Fortunately, two different state courts have weighed in on this issue.
Vroegh v. Iowa Dep’t of Corr., No. 20-0484, 2022 WL 981824 (Iowa Apr. 1, 2022)
Jesse Vroegh worked as a registered nurse for the Iowa Department of Corrections (“IDC”) starting in 2009. Vroegh, was assigned as female at birth and presented as female when he was hired by the IDC. A few years after starting with eh IDC, Vroegh started hormone therapy. In 2014, Vroegh identified himself as male, including changing his birth certificate, driver’s license, Social Security card, nursing license, and permit to carry firearms. He changed his name from “Jessie Sue Vroegh” to “Jesse Samuel Vroegh.” In the middled of 2015, Vroegh regularly used the men’s restrooms in public places and requested permission from the IDC to use the male restrooms and locker rooms at work. In November 2015, Vroegh made the request again. At this point, IDC directly denied this request, instead offering convert two single-stall gender-specific restrooms to gender-neutral restrooms. These bathrooms were in another building. Vroegh thought this solution a temporary and when he found out that this was the permanent solution, he complained again. Shortly thereafter, IDC fired Vroegh claiming that he sent confidential inmate information to a third party, which Vroegh said was a lie. (Best Law Read: Employment Discrimination Question: What Is Pretext?).
Vroegh filed a lawsuit against IDC and other actors for sex discrimination and gender identity discrimination.
The case went to trial before a jury. During jury deliberations, the jury sent a question to the court asking: “How are we defining sex vs. how are we defining gender identity? i.e. is sex = biological sex or sex on legal documents or should it [be] considered the same as gender identity in the instructions?” The court answered the jury as follows: “Sex is a term used to assign or identify an individual’s gender. Gender identity is but one component of the concept of sex. Gender identity is an individual’s sense of their own gender which may or may not comport with the sex or gender assigned to them at birth.”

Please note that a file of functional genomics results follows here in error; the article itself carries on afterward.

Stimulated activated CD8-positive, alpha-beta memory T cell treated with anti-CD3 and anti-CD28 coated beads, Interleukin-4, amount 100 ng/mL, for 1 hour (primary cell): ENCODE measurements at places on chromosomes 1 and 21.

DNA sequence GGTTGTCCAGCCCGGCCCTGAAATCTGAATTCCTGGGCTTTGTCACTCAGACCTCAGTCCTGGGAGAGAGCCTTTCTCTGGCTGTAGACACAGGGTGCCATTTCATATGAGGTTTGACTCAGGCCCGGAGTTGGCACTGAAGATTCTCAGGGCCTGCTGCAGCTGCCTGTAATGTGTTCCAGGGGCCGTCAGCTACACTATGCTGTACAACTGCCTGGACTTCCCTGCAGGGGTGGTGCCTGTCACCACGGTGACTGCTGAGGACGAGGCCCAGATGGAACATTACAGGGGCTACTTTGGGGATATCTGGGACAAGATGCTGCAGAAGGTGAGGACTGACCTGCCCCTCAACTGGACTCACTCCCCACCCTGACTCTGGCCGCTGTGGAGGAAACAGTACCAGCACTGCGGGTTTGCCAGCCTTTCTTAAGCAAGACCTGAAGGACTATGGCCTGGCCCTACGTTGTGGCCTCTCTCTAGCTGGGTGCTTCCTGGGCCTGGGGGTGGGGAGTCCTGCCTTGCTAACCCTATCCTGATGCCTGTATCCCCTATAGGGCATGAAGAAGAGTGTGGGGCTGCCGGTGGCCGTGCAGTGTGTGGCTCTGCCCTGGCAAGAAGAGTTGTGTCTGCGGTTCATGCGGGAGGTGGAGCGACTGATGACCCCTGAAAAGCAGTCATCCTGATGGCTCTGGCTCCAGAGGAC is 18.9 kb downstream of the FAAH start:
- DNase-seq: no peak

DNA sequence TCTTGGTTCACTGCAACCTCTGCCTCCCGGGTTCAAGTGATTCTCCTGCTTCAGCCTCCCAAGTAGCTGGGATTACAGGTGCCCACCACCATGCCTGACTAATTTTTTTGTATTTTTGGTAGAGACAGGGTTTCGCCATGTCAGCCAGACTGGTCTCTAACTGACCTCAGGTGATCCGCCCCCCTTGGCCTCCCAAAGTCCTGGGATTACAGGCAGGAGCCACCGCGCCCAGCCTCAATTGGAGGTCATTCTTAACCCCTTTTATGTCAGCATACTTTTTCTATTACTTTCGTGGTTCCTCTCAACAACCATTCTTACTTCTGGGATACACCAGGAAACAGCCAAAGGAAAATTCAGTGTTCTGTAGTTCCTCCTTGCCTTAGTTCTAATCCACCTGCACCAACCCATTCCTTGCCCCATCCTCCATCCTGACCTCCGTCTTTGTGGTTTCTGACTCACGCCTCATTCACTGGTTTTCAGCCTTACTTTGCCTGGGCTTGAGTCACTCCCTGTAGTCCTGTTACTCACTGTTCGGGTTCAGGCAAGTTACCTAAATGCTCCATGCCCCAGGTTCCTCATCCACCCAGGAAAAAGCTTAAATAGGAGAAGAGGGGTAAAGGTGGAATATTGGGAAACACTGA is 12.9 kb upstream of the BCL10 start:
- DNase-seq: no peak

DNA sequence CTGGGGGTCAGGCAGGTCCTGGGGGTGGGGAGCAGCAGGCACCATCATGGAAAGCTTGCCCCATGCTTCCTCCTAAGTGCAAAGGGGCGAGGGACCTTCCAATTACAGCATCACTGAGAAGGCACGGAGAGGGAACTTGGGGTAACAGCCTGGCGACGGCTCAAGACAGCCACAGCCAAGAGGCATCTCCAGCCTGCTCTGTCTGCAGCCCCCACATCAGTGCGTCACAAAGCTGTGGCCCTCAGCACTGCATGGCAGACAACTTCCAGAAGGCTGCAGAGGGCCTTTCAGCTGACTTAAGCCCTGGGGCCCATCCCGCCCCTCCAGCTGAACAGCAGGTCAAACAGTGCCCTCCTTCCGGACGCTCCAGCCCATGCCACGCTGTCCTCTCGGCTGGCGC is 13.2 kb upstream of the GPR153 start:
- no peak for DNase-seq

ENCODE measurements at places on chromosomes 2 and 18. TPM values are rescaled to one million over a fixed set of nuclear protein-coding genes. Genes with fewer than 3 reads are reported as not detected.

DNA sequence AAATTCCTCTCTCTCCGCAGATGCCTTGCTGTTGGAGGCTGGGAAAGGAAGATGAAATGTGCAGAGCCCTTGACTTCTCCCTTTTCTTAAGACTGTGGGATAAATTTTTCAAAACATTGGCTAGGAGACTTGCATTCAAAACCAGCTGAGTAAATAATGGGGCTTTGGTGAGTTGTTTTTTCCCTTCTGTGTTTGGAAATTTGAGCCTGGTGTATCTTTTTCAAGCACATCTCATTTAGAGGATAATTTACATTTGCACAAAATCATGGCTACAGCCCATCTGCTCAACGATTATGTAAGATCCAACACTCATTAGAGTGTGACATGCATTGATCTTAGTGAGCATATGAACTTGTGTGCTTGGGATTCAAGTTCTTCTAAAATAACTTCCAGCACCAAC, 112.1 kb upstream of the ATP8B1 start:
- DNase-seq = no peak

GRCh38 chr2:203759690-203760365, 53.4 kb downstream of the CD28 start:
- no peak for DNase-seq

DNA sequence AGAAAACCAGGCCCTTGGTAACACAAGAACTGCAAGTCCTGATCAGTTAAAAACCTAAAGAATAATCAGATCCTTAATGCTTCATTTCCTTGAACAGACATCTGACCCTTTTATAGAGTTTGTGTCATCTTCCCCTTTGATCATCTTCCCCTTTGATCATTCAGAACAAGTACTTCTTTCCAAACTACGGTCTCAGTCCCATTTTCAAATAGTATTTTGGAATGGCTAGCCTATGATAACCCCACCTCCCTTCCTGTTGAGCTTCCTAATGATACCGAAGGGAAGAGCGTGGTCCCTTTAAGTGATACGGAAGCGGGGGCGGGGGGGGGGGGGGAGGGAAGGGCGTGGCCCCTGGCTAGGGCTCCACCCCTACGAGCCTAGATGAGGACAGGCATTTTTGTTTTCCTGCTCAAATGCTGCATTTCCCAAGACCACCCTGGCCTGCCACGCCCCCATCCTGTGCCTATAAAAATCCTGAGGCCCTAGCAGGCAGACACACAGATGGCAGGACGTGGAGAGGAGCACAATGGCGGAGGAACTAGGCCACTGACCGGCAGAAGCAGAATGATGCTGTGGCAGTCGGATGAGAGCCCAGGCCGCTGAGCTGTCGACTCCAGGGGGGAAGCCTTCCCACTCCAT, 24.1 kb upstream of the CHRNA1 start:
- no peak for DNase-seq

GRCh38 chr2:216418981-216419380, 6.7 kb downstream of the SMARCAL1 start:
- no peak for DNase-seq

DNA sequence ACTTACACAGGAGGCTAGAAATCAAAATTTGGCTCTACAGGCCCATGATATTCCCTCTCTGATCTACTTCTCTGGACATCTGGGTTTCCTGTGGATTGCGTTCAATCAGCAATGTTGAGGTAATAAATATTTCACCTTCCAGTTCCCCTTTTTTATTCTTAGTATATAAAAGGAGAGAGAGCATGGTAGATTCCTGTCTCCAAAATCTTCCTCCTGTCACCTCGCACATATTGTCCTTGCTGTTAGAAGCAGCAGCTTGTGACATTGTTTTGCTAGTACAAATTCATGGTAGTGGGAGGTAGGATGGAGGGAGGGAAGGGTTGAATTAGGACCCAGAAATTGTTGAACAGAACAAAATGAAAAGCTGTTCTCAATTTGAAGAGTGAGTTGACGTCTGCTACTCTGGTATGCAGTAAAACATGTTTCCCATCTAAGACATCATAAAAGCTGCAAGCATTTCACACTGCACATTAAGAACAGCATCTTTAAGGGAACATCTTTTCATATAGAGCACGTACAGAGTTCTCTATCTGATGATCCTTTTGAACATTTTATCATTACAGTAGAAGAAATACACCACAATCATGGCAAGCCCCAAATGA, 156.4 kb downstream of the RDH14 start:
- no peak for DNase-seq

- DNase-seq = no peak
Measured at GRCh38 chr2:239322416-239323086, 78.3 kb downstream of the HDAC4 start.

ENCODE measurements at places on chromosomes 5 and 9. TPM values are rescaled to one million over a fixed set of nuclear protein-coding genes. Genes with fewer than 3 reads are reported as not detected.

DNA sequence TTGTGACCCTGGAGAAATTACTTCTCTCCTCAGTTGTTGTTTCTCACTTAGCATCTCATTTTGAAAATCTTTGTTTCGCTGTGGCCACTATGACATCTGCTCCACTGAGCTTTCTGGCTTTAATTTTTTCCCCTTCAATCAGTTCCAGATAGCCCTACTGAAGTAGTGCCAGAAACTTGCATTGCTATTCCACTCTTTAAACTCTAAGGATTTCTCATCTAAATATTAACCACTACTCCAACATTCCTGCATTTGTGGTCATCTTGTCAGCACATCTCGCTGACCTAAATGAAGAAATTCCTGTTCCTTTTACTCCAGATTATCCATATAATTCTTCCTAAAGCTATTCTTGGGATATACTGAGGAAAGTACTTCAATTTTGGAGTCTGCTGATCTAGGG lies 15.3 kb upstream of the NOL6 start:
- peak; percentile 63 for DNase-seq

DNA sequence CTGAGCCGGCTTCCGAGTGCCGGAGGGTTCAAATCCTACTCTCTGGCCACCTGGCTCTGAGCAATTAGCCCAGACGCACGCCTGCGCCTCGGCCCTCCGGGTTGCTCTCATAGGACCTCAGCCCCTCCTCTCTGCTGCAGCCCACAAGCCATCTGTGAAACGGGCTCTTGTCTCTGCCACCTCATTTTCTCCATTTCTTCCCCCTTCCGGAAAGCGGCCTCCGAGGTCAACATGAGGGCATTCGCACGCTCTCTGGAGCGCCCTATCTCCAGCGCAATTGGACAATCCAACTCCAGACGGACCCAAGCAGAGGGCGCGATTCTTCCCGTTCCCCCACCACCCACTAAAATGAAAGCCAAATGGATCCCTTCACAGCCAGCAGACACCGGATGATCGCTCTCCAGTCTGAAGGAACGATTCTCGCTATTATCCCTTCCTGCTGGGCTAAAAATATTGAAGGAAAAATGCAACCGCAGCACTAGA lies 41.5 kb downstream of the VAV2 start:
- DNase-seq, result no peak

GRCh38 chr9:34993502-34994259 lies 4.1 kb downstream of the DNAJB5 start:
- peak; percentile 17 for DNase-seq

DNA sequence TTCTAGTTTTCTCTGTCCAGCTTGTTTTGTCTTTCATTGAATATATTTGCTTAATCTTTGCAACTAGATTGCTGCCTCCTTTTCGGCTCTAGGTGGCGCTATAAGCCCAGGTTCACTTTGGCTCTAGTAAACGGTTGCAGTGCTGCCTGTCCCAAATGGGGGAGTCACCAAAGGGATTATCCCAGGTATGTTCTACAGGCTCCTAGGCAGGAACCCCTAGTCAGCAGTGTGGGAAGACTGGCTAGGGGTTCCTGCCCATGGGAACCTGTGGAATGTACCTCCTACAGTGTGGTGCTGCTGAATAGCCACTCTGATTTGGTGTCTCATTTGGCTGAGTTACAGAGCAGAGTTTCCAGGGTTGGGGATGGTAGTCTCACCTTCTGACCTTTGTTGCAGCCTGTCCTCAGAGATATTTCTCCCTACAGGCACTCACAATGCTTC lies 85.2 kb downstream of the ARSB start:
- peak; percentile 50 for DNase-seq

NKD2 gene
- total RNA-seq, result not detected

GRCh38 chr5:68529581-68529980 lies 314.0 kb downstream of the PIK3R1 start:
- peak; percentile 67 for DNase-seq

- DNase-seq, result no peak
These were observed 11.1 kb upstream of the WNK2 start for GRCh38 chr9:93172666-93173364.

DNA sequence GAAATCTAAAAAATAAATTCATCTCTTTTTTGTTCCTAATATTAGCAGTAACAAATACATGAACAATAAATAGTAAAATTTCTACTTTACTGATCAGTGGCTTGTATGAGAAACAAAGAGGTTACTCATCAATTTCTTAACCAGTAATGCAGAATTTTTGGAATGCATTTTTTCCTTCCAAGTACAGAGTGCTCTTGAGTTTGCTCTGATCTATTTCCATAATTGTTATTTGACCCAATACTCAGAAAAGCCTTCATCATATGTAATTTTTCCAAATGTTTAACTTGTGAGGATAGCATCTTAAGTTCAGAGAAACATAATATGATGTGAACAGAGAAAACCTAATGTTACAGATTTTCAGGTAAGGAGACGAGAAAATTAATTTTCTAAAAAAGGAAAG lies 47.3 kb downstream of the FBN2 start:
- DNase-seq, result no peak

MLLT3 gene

The jury found for Vroegh on his against the IDC for denying him use of the men’s restrooms and locker rooms and awarded $100,000 in past emotional distress damages. IDC appealed this decision. On appeal, IDC argued that there were two nondiscriminatory reasons to block Vroegh from using the men’s room access: (1) IDC believed other staff members would have a negative view of it, and (2) there was agreement with Vroegh to use a unisex bathroom.
As an aside, this follows the same argument that was used to block people of color from using White only bathrooms – the Whites won’t like it and we’ve provided separate but equal bathrooms. The Iowa Supreme Court rejected these arguments: